Academic journal article Baptist History and Heritage

Tennessee Women: Ministering to the Cities

Academic journal article Baptist History and Heritage

Tennessee Women: Ministering to the Cities

Article excerpt

Southern Baptist women in the post-bellum South formed themselves into Woman's Missionary Societies (WMS) and ladies aid societies to meet the needs of their local communities, educate themselves on missionary activities, and raise money for both local needs and missionary support.


As these groups grew in strength, leaders among the women and of the Southern Baptist Convention (SBC) missionary agencies began to call for a national entity to guide the work of the local societies. In 1888 women formed the Woman's Missionary Union (WMU) as an auxiliary to the SBC. Throughout the remainder of the nineteenth century and into the early twentieth century, the national organization began enlarging its directives. Eventually, national leaders initiated a program that required WMS groups to be personally active in local mission work. Leaders included elements of progressive reform in their rhetoric as they encouraged WMS members to he involved in ministry to their community and to the larger urban area around them.

Many of the needs that national WMU placed before its membership resulted from expanding southern cities. Urbanization was a growing influence in the early twentieth-century South. The South's agriculturally based economy significantly delayed the growth of southern cities, and during the Civil War northern armies destroyed much of what had developed. But with the lure of a New South rising from the ashes, southerners began to dream of rebuilding their world and witnessing a flourishing of large cities to compete with those in the North. Urban growth caused the region to experience the accompanying blight that northern industrial areas had witnessed decades earlier. Problems of crime, poverty, and prostitution were compounded by the cultural conflicts inherent in the waves of immigrants flooding northern shores and pushing into the South.

In large eastern and midwestern cities, volunteers began to create settlement houses in response to needs of poor immigrants and poverty-stricken Americans. The most famous of these, Hull House in Chicago led by Jane Addams and Ellen Starr, opened in 1889. By the early twentieth century, volunteers had established more than 100 settlement houses. To staff these institutions, leaders looked to mostly female volunteers, many of whom were church members. The distinction that many historians drew was that the settlement houses did not focus on evangelism, as did the church-established houses, which those scholars referred to as missions. (1)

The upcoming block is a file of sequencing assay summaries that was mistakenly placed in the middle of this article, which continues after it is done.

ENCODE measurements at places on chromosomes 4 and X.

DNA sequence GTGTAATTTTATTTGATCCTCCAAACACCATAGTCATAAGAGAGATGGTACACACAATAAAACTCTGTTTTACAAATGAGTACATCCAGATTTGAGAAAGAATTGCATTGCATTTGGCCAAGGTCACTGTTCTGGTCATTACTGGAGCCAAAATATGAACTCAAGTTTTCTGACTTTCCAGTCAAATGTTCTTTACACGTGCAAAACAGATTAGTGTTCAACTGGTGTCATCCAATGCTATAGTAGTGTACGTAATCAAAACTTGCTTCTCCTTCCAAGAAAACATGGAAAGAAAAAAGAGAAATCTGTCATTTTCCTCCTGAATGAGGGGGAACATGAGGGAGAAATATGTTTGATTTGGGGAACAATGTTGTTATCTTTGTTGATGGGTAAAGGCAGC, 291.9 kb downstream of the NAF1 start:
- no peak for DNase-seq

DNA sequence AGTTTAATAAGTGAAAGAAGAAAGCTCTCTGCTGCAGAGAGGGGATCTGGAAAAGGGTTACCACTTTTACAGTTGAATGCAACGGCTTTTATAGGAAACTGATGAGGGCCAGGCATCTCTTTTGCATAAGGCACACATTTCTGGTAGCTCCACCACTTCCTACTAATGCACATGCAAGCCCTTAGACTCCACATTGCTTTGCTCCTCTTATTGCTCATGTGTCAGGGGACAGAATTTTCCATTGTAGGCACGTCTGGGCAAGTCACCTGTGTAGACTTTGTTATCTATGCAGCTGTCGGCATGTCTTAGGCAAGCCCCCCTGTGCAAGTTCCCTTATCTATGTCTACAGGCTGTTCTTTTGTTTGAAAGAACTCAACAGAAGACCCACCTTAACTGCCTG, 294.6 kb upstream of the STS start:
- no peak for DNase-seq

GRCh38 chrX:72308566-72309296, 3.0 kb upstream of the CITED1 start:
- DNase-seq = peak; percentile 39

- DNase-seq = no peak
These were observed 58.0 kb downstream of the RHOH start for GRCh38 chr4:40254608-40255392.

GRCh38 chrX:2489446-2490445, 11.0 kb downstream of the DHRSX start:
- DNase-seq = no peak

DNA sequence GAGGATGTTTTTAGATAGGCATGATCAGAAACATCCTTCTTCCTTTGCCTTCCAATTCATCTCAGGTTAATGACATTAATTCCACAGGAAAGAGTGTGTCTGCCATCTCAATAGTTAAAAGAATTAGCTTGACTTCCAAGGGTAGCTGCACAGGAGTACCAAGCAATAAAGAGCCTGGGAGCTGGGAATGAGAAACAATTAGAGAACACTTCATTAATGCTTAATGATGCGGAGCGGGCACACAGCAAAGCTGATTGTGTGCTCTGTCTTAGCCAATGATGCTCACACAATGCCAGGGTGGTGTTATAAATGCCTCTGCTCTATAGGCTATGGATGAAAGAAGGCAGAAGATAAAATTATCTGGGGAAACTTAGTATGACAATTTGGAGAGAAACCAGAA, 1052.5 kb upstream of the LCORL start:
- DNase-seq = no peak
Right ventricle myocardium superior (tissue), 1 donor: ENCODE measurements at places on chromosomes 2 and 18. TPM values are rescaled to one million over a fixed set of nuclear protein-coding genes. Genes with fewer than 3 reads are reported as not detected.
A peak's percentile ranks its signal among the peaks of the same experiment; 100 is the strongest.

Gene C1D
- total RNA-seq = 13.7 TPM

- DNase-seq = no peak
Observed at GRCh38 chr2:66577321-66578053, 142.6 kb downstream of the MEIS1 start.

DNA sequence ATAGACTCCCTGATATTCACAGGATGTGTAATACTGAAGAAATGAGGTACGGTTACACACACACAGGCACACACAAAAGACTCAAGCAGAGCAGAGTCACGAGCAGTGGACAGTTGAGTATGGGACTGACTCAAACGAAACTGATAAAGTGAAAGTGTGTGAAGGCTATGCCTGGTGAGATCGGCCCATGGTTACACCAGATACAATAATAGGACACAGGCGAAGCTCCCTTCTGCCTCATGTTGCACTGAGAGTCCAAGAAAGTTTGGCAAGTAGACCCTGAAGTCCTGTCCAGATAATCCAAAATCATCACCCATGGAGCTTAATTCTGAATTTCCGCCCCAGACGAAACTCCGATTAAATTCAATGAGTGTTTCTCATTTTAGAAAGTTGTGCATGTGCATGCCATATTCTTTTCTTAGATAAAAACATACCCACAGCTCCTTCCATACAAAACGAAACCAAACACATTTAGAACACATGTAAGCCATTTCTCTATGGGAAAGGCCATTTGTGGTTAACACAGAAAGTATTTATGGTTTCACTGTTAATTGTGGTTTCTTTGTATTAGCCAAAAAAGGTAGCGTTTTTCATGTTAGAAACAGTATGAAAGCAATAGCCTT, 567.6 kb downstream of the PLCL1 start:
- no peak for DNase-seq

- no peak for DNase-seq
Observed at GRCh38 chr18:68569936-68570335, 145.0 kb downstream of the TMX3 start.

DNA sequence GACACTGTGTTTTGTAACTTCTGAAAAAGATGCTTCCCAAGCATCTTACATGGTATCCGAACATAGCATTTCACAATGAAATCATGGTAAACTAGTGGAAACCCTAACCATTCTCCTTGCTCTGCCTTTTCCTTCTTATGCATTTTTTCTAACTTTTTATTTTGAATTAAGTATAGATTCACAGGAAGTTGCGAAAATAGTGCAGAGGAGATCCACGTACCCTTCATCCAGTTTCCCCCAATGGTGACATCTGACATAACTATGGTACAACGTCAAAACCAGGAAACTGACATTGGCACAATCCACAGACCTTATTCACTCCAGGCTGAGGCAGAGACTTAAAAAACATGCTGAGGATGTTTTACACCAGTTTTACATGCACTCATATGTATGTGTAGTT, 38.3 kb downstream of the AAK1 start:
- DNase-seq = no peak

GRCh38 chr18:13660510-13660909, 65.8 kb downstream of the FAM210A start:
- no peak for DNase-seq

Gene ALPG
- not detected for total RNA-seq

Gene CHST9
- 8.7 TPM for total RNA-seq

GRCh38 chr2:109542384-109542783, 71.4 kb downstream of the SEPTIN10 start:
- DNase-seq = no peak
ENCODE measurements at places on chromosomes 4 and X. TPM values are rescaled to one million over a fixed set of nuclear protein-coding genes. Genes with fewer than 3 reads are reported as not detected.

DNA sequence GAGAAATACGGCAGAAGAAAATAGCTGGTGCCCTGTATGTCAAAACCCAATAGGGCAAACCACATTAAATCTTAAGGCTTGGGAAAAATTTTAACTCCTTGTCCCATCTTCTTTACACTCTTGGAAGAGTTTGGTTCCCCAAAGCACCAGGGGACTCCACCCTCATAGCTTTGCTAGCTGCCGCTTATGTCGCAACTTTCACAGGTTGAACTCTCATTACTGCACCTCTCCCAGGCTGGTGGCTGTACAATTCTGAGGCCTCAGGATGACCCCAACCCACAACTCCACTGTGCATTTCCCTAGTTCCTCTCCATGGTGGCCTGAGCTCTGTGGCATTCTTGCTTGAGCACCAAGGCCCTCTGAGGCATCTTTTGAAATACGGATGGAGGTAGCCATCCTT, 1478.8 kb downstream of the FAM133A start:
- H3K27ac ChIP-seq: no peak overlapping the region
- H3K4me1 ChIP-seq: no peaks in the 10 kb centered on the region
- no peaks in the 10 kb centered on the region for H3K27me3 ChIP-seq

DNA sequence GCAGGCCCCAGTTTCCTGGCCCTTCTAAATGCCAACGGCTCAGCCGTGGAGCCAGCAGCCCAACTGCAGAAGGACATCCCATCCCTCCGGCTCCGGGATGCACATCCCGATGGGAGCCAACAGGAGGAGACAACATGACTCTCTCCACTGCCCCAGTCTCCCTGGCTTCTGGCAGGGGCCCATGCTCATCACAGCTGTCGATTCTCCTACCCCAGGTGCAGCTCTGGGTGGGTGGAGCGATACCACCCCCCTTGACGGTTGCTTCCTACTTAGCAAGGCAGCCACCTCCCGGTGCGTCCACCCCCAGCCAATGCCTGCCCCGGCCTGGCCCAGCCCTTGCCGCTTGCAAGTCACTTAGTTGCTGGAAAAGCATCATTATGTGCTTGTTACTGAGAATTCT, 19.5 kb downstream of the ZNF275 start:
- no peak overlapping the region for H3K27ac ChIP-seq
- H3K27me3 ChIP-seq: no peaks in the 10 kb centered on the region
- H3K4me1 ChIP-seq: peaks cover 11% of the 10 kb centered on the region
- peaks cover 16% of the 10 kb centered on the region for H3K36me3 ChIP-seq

The effort to direct WMS members into personal involvement in ministry began in 1910. (2) WMU leaders created the Personal Service program as a systematized method of encouraging WMS groups to participate in activities that went beyond traditional mission study and financial mission support. This program encouraged "voluntary services rendered by the societies for the Christian upbuilding [sic] of their own communities, such as mothers' meetings, visitation of the sick and prisoners, sewing schools and other Christian activities ...," (3) WMU leaders challenged members to work with the poor, African Americans, tenant farmers, and immigrants in cities and towns. (4) Personal Service reports included a long list of possible ministries: (5)

* homemakers' clubs

* Cheer-all clubs for girls

* boys' clubs

* rescue work

* sewing for the destitute

* Vacation Bible School

* day nurseries

* classes for illiterates

WMS organizations within a given area, known as associations, began to develop institutions based on the settlement house idea, where all the above mentioned activities could be held in one location, ministering to particular communities and ethnic groups. The women called their work Good Will Centers (no relation to the modern Goodwill organization) based on the words of Luke 2:14, "peace to men of good will. …

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